Marcus: RttT Is No Kabuki

(Guest post by Greg Forster)

In the past I’ve suggested, in response to Mike Petrilli’s cheerleading for it, that Race to the Top is just a bunch of kabuki. In today’s Washington Examiner, Marcus begs to differ:

Race to the Top has emboldened reform-minded policymakers like Bloomberg to push hard for their ideas. Just as importantly, the lure of earning federal dollars makes the reform position an appealing default for those policymakers whose primary interest lies outside education.

For instance, before Race to the Top, California Gov. Arnold Schwarzenegger paid only brief lip service to education reform. After the grant competition was announced, the Governator called a special session of the state legislature and pushed for a series of meaningful reforms such as eliminating the state’s charter school cap, using data to evaluate student and teacher performance, and adopting a performance pay program for teachers.

I would argue back, but I’m not sure I can. Just last week I praised Bloomberg’s move to push the envelope on interpreting the state’s ban on evaluating teachers with test scores as “gutsball.” By doing so, have I already conceded Marcus’s (and therefore Mike’s) point?

I suppose I could argue that Bloomberg was a reformer even before RttT came along. Maybe he would have played gutsball on the teacher test score ban even without RttT. But it’s hard to think that RttT has nothing to do with his renewed boldness. After all, using test scores in teacher evaluations is an agenda set by RttT. And, as Marcus points out, Bloomberg staged the announcement of his gutsball move in D.C., not New York. Was Bloomberg pushing for this particular reform before? And could he have won on that issue if not for RttT’s covering fire?

I suppose I could argue that the use of test scores as “one element” in teacher evaluations will inevitably be nothing more than a symbolic victory. Trouble is, I’ve always argued that symbols matter. There’s no such thing as a merely symbolic victory.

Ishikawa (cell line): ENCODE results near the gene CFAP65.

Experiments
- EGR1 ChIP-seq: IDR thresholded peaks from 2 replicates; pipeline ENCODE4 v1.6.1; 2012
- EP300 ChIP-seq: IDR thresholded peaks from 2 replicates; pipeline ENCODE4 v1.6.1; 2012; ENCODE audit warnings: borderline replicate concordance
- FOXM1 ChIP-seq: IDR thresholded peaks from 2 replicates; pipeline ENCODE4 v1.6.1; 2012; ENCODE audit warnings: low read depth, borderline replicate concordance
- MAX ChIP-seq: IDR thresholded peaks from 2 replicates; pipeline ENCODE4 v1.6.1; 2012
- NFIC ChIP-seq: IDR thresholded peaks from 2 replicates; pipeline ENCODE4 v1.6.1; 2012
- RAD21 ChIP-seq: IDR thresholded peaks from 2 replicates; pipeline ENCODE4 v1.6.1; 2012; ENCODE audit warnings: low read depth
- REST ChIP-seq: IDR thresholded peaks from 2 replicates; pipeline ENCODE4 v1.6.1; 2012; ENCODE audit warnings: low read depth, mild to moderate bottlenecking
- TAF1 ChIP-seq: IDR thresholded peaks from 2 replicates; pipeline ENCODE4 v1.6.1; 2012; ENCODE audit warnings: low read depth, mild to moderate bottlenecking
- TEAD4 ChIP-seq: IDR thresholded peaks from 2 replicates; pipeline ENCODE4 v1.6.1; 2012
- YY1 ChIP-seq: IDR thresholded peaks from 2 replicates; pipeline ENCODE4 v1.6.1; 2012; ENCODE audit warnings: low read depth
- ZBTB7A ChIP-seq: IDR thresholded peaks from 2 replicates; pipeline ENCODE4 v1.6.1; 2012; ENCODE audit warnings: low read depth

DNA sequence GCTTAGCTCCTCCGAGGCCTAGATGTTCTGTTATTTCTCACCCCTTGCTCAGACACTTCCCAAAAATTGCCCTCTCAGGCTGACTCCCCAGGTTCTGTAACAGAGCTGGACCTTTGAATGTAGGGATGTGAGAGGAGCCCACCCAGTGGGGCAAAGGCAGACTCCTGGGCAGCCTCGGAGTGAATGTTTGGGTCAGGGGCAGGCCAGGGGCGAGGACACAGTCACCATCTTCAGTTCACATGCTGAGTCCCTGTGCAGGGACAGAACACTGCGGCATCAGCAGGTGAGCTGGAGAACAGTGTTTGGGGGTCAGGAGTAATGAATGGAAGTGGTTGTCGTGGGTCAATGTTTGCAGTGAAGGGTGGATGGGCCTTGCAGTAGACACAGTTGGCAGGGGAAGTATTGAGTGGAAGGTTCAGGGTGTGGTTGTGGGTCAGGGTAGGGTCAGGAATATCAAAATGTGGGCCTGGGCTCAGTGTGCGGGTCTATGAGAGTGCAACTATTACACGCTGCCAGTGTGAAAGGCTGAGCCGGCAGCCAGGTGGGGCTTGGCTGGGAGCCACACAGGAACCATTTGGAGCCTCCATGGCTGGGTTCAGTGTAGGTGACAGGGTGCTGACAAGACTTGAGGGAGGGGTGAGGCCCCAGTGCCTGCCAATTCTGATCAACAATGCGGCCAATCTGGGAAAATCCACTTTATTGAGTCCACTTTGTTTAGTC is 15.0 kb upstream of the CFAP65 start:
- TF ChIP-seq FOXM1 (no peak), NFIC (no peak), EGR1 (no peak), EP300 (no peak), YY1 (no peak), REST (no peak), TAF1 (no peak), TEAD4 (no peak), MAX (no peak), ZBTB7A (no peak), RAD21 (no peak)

I suppose I could argue that RttT is promoting bad ideas as well as good ones. And that would be true – but it wouldn’t establish that RttT is kabuki. Quite the opposite; the more we fear RttT for promoting bad ideas, the more we confirm that whatever it is, it isn’t kabuki.

It’s beginning to feel like I may owe Mike an apology. Stay tuned.

4 Responses to Marcus: RttT Is No Kabuki

  1. While I do appreciate the rhetorical support for charter schools, merit pay, etc… in RttT, I am alarmed by how diluted those goals have been in the actual implementation. We went from the Administration declaring that states had to lift their charter cap to get a slice of RttT funds, to lifting the cap would be one of the criteria for allocating RttT funds, to one of the criteria will reward lifting the cap or the development of other innovative schools (without clear definition).

    I fear that RttT will ultimately disappoint reformers.

  2. Greg Forster says:

    That’s not an argument against RttT, it’s just an argument that RttT isn’t as good as it was originally advertised as being. But what political program ever ends up being as good as it was originally advertised as being? Some of the extravagent things voucher supporters promised in the early 1990s came back to haunt them after the policy went through the sausage grinder of legislative and bureaucratic implementation and came out a lot less robust than it had been in conception. That doesn’t mean vouchers haven’t been a good policy! It just means they’ve been implemented gradually. I seem to recall a certain blogger around these parts likes to talk about gradualism being a good thing.

    The important question is not whether the support for lifting charter caps or funding charters equally has been watered down. The important question is whether even one (1) state actually lifts its charter cap or funds charters equally because of RttT. It’s looking like that’s going to be a yes. If so, RttT will have been a good thing, at least as regards charters.

    If it does damage in the area of standards, as also looks plausible, then it will be another question whether RttT as a whole did more harm than good. And Andy Smarick’s point about the danger of Trojan Horse applications is well taken.

    But if we’re in the realm of weighing its good influence on charters against its bad influence in other areas, we’ve already conceded the point that whatever RttT is, it isn’t kabuki.

  3. I tend to agree with you Greg, but the danger that RttT or other federal reward for reform strategies will reward negative reforms should not be minimized. It already looks like RttT may be used as a backdoor way to get bad national standards.

  4. […] Obama administration’s pro-charter rhetoric has been more than just talk. Charter caps are being lifted because the administration really does support […]

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